The book of Numbers visits and revisits stories as a way to work through trauma. When we think of ‘journeys of transformation’, we often idealize the outcome through the lens of survivorship bias. I believe that this is a truly American genre; the ‘from rags to riches’ story, the tale of perseverance against all odds. However, each of these outcomes came at immeasurable costs. For every arc of history that bends towards justice, the curvature breaks bones and twists spines. Redemption cannot erase bondage, success cannot absolve trauma. The book of Numbers knows this and allows us to revisit trauma; to listen to it, to read about it and to sit with it, in our own discomfited wilderness, raw and jarring and painful and oh so necessary. For trauma can fracture into a thousand bone splinters as this week’s Torah portion demonstrates: the Israelites left Sinai, and Moses’ trusted advisor, ‘Hobab’ or Yitro, chooses to return to his own land of Midian. During this second year of the wilderness sojourning, trauma, fear and loneliness start to take their toll. The Israelites complain; they crave meat, they sit at the entrances of their tents and weep bitterly. The portion culminates in the strange episode where Miriam, Moses and Aaron face an unprecedented fraternal conflict when Miriam and Aaron criticize Moses ‘al odot ha’isha ha’Kushit asher lakach ki ishah Kushit lakach.’ – ‘because of the Cushite woman he had married: “He married a Cushite woman!” (Num. 12:1)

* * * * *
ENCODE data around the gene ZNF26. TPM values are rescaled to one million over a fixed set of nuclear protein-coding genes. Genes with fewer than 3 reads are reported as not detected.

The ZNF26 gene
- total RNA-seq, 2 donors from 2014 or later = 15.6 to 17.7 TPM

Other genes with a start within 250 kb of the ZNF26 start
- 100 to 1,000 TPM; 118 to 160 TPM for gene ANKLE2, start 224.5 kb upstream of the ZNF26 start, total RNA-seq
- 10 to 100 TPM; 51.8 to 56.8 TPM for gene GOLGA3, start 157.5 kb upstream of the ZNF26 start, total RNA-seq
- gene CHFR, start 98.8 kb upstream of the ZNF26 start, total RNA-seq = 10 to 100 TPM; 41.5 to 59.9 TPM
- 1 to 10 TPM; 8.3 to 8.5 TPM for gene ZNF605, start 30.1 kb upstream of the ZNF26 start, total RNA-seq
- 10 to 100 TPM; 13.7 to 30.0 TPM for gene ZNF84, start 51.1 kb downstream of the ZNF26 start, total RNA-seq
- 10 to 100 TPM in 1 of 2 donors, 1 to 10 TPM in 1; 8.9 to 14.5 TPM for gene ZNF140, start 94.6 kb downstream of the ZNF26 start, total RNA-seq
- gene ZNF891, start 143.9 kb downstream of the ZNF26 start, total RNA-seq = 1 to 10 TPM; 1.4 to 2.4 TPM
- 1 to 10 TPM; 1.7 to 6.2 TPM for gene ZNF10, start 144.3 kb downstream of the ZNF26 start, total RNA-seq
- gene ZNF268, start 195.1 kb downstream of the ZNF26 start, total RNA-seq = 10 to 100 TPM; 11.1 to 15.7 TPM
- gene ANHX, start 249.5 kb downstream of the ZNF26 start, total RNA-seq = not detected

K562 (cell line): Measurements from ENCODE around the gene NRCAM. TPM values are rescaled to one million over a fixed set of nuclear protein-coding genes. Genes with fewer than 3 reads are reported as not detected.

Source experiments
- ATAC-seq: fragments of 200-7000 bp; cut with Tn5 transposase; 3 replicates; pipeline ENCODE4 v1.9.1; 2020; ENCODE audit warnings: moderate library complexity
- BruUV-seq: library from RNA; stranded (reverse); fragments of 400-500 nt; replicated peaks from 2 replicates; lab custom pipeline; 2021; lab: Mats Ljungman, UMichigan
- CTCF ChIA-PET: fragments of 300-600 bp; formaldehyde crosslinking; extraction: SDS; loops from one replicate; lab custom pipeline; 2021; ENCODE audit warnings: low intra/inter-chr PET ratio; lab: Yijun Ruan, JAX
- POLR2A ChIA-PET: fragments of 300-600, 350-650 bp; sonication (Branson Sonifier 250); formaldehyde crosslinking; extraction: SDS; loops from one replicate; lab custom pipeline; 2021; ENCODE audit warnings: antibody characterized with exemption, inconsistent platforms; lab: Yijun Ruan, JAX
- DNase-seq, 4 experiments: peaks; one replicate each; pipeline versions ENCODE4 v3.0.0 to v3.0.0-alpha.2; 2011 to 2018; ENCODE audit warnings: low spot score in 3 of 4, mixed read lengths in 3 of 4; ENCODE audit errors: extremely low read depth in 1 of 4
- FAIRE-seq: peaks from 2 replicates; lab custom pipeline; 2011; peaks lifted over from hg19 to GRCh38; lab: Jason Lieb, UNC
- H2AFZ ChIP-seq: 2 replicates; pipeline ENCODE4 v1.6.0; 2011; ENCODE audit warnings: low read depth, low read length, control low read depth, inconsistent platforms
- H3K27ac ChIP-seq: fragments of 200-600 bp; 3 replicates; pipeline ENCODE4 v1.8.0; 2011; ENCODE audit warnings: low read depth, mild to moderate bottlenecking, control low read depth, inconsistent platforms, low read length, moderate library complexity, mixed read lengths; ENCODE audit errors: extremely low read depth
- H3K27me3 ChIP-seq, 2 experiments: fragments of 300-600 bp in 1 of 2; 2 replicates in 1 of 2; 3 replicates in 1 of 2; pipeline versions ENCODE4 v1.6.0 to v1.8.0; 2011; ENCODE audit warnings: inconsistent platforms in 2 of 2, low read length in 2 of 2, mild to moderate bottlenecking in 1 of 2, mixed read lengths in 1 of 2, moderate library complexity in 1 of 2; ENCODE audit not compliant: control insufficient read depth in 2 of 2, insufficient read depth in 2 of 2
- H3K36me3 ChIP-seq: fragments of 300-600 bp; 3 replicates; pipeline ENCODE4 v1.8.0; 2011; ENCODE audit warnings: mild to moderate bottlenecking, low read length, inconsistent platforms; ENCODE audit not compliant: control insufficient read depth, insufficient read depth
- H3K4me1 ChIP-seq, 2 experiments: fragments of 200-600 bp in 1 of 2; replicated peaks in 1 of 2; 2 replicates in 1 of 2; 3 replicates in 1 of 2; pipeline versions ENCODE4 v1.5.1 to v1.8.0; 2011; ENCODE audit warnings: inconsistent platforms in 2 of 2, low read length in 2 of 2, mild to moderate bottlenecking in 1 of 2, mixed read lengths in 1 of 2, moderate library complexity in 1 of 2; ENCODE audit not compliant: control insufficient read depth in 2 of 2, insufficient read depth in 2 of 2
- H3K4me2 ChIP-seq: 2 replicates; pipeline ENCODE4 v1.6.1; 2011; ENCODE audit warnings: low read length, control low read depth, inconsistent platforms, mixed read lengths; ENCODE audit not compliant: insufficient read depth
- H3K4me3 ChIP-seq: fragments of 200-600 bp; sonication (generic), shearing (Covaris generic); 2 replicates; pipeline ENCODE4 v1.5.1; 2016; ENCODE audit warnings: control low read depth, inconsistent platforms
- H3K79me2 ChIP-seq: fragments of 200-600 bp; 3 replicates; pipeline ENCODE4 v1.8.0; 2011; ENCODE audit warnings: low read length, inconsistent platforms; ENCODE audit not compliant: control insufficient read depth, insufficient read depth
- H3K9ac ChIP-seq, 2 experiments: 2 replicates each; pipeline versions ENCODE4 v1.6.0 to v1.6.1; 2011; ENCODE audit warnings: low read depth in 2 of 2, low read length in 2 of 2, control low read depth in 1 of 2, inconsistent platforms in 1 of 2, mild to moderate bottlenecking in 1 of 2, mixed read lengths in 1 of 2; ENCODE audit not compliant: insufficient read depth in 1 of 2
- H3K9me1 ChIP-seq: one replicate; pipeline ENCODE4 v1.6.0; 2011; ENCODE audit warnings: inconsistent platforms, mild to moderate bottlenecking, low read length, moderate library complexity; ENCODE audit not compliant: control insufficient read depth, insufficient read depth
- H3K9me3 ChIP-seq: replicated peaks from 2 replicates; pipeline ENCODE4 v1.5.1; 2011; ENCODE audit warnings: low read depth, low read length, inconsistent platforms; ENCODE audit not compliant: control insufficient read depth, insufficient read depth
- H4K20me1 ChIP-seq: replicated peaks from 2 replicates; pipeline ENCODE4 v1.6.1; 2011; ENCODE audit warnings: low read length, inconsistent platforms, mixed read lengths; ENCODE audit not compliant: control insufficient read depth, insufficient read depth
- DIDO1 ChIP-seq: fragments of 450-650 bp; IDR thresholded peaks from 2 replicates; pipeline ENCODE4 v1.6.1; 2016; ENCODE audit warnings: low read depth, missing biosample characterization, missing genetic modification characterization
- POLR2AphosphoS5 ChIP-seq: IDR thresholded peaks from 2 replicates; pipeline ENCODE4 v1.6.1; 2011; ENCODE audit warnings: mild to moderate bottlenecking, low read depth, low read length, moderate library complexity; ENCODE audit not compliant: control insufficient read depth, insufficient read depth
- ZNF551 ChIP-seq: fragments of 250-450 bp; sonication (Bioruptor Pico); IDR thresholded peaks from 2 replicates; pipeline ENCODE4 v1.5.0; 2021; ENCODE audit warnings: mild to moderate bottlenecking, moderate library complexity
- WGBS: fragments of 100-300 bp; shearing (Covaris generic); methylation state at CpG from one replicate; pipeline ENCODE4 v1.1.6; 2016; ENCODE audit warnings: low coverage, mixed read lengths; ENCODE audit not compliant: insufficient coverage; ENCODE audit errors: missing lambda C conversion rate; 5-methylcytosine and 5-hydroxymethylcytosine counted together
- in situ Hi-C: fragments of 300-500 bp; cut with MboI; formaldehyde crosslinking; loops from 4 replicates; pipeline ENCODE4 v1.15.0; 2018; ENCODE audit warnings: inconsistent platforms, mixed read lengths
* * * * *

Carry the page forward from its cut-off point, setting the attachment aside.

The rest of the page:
The tradition really struggles with what this cryptic conflict describes. Does it fault Moses for marrying a mystery additional wife while neglecting Tzipporah? Or are Tzipporah the Midianite and the Cushite woman one-and-the-same? Some rabbinic interpretations rush to the Cushite woman’s defense since Moses had neglected his conjugal duties since his direct communications with the Eternal. Others paint Miriam as transgressing through ‘l’shon ha’ra’, slander, and seek to put her bid for prophetic power and authority back in its predictably patriarchal place. More contemporary interpretations have examined the ethnicity of ‘the Cushite woman’ and wondered whether this is an early, Biblical account of racism, or at minimum, implicit bias.